“In 2015, we exceeded the budget numbers for the first time in a decade.” Honeycutt said. “We are also expected to exceed the budget for 2016. So we say, ‘Thank you, God,’ for North Carolina Baptist’s generosity that they are giving [through] the Cooperative Program.”

Through Aug. 31, CP receipts from N.C. Baptist churches totaled nearly $18.9 million, which is about 2 percent ahead of giving totals from the same time period last year. Receipts for the Lottie Moon Christmas Offering and Annie Armstrong Easter Offering are also up 11 percent and 3 percent, respectively, so far in 2016.

The board also approved a recommended goal of $2.1 million for the 2017 North Carolina Missions Offering (NCMO), which supports BSC church planting efforts as well as the 17 different ministries of N.C. Baptist Men, also known as Baptists on Mission.

As of Aug. 31, NCMO giving from churches totaled slightly less than $565,000, however, the majority of NCMO funds are given in September and October during the annual NCMO promotion and emphasis.

Messengers from N.C. Baptist churches attending this year’s BSC annual meeting – scheduled for Nov 14-15 at the Koury Convention Center in Greensboro – will vote on the 2017 CP budget and the NCMO giving goal. Messengers who have questions related to the budget may attend a special listening session scheduled Nov. 15 at 7:30 a.m.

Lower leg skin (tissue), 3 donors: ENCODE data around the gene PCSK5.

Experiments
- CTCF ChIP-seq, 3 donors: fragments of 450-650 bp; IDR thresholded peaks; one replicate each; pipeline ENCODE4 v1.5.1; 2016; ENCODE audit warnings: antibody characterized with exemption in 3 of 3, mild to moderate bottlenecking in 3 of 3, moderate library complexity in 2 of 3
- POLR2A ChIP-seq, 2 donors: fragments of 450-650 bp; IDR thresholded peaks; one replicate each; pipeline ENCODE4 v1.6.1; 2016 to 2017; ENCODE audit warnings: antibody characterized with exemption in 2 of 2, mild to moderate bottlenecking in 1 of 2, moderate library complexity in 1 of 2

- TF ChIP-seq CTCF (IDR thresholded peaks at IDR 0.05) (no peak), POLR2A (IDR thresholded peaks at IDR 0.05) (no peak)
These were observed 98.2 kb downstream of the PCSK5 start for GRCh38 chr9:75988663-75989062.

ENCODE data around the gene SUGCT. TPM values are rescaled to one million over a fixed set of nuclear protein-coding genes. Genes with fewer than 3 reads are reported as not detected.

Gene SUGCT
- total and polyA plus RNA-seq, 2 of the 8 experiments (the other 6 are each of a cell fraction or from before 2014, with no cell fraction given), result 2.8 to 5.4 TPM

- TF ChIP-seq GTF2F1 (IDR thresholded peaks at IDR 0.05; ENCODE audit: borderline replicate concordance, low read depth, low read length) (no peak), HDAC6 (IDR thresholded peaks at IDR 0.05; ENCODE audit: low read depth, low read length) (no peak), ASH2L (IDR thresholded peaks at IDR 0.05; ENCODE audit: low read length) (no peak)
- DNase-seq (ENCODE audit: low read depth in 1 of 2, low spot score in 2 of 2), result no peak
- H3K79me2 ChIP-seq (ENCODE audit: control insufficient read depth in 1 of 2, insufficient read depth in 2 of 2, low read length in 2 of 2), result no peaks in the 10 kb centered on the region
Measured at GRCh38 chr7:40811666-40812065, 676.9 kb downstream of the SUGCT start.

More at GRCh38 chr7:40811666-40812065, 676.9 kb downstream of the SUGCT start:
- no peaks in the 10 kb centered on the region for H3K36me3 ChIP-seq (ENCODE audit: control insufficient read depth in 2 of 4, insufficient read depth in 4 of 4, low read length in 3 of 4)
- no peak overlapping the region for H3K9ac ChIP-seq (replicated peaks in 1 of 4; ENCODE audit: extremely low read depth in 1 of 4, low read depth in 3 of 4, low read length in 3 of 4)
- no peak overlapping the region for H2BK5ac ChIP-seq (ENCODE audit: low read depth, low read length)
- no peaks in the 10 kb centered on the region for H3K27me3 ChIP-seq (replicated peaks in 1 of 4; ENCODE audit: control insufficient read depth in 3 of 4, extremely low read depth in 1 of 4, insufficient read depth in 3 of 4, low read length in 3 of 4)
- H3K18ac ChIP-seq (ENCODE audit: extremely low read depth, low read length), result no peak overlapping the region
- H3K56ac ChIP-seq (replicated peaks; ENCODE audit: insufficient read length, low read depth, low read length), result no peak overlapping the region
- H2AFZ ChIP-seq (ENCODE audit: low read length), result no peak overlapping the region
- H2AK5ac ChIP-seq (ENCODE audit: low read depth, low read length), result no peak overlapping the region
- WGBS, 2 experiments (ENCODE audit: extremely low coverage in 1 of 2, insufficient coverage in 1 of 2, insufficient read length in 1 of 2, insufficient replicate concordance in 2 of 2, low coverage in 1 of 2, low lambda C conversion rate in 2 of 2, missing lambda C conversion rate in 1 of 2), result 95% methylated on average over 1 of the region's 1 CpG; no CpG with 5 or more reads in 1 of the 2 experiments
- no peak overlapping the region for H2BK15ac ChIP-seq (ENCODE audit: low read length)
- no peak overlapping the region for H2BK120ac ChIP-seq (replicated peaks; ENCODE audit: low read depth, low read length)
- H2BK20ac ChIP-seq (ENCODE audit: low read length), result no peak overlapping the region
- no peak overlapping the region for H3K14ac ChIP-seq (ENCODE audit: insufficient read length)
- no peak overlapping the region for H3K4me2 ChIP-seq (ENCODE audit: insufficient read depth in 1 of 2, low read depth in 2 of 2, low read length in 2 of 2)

The board also gave unanimous approval to other motions that will be presented to messengers at the annual meeting.

They include amendments to BSC’s bylaws to better align the board’s organizational and meeting structure with the state convention’s disciple-making strategy, and to update language in the bylaws that is outdated or inconsistent.

John Mark Harrison, pastor of Apex Baptist Church, recommended on behalf of the Board of Directors’ Meetings Evaluation Task Force that the Articles and Bylaws Committee propose amendments to the BSC’s bylaws that would:

Establish a new Convention Relations Committee within the board structure that would relate to entities for whom the convention elects trustees and allocates Cooperative Program funds.

Move the references to the current Christian Social Services Special Committee into the new Convention Relations Committee.

Include references to the Biblical Recorder and North Carolina Baptist Foundation within the new Convention Relations Committee based upon input from the leadership of those organizations.

Remove the Christian Social Services Special Committee and the Christian Higher Education Special Committee from the current board structure.

The recommended changes were based on proposals made to the board and discussed at their May meeting. The proposals were the result of work completed by the task force that was led by Harrison and included current and former board members, current and former board officers, current convention officers and BSC liaisons.

“We realized that the board of directors was one of the last parts of our convention that had not been aligned with our strategy of impacting lostness through disciple-making,” Harrison said. “That was our purpose. How could we align the board functions and structures to our strategy.”